As the death toll from Sunday’s tsunami jumped to 116,000 with reports that 80,000 people were killed in Indonesia alone, Baptists worldwide sought to raise funds and network with partners for disaster relief.
American Baptist Churches in the <?xml:namespace prefix = st1 ns = “urn:schemas-microsoft-com:office:smarttags” />U.S.A. sent $20,000 in undesignated contributions to support the relief efforts of Church World Service, Baptist World Aid and partners in India and Thailand. <?xml:namespace prefix = o ns = “urn:schemas-microsoft-com:office:office” />
“The magnitude of this disaster is difficult to comprehend,” said Lisa Rothenberger of ABC/USA’s International Ministries. “We are just learning of the staggering needs and formulating the best possible response at this time.”
In Thailand, American Baptist missionaries Jeff and Annie Dieselberg told American Baptist News Service that nearly 1,000 deaths and more than 7,000 injuries had already been reported in the southwestern coastal villages and island resorts of Thailand.
Jeff Dieselberg, director of the UrbanTransformationCenter in Bangkok, said thousands of persons have been transported to that city for medical attention. The Dieselbergs are helping to coordinate initial relief efforts in Thailand, working with the Church of Christ of Thailand and the Thailand Baptist Missionary Fellowship.
The Alliance of Baptists has a formal partnership with the Association of Baptist Churches of Sri Lanka and sent $80,000 there in initial response.
Shanta Premawardhana, an Alliance member who works with the National Council of Churches, told Associate Director Jeanette Holt that he has spoken with the Sri Lankan Baptist association general secretary, Kingsley Perrera, according to a report on the Alliance Web site.
Most Baptist churches in Sri Lanka are not in the immediate coastal areas where most of the damage occurred, but two churches in coastal areas have been turned into refugee centers, serving more than 400 people who are homeless.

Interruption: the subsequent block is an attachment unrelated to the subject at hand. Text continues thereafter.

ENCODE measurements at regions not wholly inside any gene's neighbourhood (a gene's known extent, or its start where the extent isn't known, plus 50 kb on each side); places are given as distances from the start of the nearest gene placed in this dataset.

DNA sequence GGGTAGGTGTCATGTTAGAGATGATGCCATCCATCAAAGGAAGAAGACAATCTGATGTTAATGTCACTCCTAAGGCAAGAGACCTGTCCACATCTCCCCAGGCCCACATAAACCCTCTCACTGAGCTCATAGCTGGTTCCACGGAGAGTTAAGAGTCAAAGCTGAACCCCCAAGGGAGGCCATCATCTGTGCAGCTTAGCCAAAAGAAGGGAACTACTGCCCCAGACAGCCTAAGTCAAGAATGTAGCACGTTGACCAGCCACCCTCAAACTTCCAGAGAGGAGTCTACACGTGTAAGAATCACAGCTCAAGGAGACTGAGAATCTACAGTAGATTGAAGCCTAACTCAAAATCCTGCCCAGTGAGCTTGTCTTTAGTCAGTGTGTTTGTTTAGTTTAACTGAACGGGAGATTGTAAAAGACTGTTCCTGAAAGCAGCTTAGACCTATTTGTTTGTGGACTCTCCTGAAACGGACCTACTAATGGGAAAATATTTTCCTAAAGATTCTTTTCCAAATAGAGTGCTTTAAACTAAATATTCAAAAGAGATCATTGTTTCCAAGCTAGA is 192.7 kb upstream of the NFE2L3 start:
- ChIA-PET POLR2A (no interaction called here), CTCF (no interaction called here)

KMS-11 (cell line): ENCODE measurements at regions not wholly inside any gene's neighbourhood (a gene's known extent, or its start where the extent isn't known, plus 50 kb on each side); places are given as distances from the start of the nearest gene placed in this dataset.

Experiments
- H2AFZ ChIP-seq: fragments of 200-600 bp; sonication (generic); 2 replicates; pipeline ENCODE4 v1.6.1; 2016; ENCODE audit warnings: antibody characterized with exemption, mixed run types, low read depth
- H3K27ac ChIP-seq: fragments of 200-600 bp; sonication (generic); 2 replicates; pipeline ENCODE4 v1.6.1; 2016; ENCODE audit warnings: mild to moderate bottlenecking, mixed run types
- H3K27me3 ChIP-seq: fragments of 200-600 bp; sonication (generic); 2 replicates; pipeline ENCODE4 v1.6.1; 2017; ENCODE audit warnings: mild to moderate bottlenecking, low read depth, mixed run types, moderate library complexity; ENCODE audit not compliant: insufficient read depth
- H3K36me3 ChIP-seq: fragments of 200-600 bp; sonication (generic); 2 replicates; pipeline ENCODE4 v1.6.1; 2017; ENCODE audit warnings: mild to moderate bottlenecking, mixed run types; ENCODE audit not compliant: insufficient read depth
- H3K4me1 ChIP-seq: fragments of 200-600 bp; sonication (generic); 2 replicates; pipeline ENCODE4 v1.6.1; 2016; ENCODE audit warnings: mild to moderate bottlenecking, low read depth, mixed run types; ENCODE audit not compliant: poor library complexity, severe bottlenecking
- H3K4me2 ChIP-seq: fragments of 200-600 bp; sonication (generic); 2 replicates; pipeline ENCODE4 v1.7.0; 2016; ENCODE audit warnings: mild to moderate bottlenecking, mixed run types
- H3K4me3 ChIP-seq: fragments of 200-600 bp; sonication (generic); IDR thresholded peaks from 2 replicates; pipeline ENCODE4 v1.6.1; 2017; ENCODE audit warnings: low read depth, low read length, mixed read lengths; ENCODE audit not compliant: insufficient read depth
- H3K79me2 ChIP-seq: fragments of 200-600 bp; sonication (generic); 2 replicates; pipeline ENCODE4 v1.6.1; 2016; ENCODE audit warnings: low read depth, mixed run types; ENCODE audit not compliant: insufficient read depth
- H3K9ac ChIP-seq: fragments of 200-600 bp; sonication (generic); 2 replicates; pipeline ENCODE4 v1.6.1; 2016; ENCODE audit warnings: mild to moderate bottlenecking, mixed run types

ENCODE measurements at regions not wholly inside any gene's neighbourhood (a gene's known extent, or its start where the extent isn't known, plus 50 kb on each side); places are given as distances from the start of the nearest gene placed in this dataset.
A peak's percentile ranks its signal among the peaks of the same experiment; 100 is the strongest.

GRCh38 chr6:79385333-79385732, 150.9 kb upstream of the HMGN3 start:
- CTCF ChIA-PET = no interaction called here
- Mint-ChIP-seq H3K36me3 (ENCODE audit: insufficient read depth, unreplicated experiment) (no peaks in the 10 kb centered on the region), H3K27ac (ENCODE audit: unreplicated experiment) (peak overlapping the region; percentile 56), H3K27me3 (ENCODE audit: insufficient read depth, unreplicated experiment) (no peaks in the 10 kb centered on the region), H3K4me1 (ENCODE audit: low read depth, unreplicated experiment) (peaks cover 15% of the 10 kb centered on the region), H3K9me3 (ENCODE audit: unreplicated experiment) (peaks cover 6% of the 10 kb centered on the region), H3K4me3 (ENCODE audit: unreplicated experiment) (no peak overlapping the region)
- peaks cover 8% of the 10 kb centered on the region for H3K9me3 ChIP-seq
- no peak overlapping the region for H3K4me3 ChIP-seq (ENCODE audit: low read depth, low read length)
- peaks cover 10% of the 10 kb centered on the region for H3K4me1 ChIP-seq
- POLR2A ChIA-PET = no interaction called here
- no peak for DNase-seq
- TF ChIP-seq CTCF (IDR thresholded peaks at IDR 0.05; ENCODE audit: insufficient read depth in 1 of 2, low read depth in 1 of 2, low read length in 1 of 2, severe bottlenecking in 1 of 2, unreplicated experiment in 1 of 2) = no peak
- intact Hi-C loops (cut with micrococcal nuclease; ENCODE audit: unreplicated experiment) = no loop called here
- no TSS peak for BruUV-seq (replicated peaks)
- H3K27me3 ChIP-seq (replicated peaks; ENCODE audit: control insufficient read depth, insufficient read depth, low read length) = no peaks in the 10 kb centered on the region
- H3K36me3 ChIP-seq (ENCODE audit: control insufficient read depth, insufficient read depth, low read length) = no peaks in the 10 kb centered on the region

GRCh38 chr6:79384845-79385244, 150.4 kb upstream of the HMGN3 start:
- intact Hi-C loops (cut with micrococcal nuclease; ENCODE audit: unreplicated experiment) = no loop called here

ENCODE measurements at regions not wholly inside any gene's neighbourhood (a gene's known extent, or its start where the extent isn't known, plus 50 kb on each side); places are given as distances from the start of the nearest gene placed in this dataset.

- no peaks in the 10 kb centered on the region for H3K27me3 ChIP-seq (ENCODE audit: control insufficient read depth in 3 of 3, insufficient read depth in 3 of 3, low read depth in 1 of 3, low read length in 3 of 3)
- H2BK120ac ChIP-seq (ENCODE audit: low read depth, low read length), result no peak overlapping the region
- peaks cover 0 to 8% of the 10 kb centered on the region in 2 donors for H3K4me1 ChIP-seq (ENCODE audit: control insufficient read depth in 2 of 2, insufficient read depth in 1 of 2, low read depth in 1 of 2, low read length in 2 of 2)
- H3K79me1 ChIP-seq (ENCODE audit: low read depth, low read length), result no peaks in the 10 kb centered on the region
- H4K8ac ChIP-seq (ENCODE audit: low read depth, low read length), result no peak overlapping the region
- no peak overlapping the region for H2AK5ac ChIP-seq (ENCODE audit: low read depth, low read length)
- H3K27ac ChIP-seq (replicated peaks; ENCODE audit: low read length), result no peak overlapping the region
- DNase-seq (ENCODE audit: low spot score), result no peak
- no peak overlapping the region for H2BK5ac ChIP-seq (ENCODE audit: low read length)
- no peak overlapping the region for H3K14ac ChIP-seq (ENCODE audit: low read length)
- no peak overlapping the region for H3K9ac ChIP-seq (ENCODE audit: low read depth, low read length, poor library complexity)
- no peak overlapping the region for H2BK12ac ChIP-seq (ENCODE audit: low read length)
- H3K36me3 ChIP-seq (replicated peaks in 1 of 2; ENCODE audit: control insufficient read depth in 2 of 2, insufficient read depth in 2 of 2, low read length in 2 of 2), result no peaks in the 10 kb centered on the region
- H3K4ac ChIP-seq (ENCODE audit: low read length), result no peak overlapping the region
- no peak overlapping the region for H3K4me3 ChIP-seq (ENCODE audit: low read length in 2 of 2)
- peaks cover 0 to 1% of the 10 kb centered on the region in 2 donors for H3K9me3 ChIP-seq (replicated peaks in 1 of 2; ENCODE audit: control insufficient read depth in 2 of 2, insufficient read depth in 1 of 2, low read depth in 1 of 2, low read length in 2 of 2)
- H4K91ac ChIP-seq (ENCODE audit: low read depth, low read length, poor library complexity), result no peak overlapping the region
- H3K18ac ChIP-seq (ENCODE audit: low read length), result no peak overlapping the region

Premawardhana, a native of Sri Lanka, said he plans to travel there in the next couple of weeks and hopes church-to-church connections can be developed between Alliance and Sri Lankan congregations. The Alliance is collecting relief funds and plans to send them by electronic transfer as soon as Perrera’s bank account is secure.
Daniel Vestal of the Cooperative Baptist Fellowship issued a statement expressing grief and pledging support for victims and their families. He called on CBF churches to set aside Jan. 9 as a day of prayer for tsunami victims and to contribute to relief efforts.
“As Baptist Christians, we share in the worldwide shock and disbelief at the unimaginable suffering created by the earthquake and tsunamis in Southeast Asia,” Vestal said. “We mourn the loss of human life, the destruction of homes, and devastation of families, communities and countries. We pledge to do what we can in providing relief, and we promise our solidarity and help.”
CBF gifts designated for Asian Response will be distributed by field personnel and CBF partners, including World Vision, Habitat for Humanity, Buckner Orphan Care International, ChristianChurches of Thailand and Baptist World Aid.
BMS World Mission in England approved $80,000 in grants and expected further grants in coming days. Partners in Sri Lanka, India and Indonesia have asked British Baptists for help in their relief efforts, said BMS General Director Alistair Brown.
“We must do something, it must be significant, and it has to be speedy,” Brown said in an open letter to British Baptists.
Baptist World Aid Australiasent $25,000 committed by Baptist World Aid to LEADS in Sri Lanka, an indigenous Christian agency that works with Australian Baptists.
LEADS began intervention almost immediately, according to an on-line report. Emergency feeding has begun in Trincomalee on the northeast coast. Immediate needs are food, clothing, drinking water, blankets and temporary shelter. Required medicines are painkillers and antibiotics.
The agency hoped to raise $300,000 in the United States to provide first-phase relief to 10,000 families.
BWAid Australia earlier committed $5,000 to a medical and relief team from Hungarian Baptist Aid, which left Dec. 27 for Sri Lanka with $110,000 worth of medical supplies. Much more will be needed.
BWAid Director Paul Montacute reported that his agency allocated an initial $25,000 for relief in affected countries, working with local indigenous leaders.
Bob Allen is managing editor of EthicsDaily.com.
Click here to see how you can give to Baptist World Aid. Please designated donations to “Asian Tidal Wave Appeal.”
Click here for information on how to contribute to tsunami relief through BMS World Mission
Click here for information on how to contribute to tsunami relief through American Baptist Churches in the U.S.A.
Click here for information on how to contribute to tsunami relief through Australia Baptist World Aid.
Click here for information on how to contribute through the Cooperative Baptist Fellowship.